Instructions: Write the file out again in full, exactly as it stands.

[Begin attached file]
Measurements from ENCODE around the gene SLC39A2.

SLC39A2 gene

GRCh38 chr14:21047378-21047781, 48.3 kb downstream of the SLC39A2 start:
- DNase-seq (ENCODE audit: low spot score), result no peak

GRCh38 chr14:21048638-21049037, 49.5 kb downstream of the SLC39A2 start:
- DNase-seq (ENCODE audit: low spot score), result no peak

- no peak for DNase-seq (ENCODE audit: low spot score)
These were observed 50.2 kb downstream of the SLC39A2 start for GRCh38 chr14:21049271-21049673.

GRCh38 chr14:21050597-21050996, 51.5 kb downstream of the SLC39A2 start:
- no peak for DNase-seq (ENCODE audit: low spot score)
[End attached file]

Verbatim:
Measurements from ENCODE around the gene SLC39A2.

SLC39A2 gene

GRCh38 chr14:21047378-21047781, 48.3 kb downstream of the SLC39A2 start:
- DNase-seq (ENCODE audit: low spot score), result no peak

GRCh38 chr14:21048638-21049037, 49.5 kb downstream of the SLC39A2 start:
- DNase-seq (ENCODE audit: low spot score), result no peak

- no peak for DNase-seq (ENCODE audit: low spot score)
These were observed 50.2 kb downstream of the SLC39A2 start for GRCh38 chr14:21049271-21049673.

GRCh38 chr14:21050597-21050996, 51.5 kb downstream of the SLC39A2 start:
- no peak for DNase-seq (ENCODE audit: low spot score)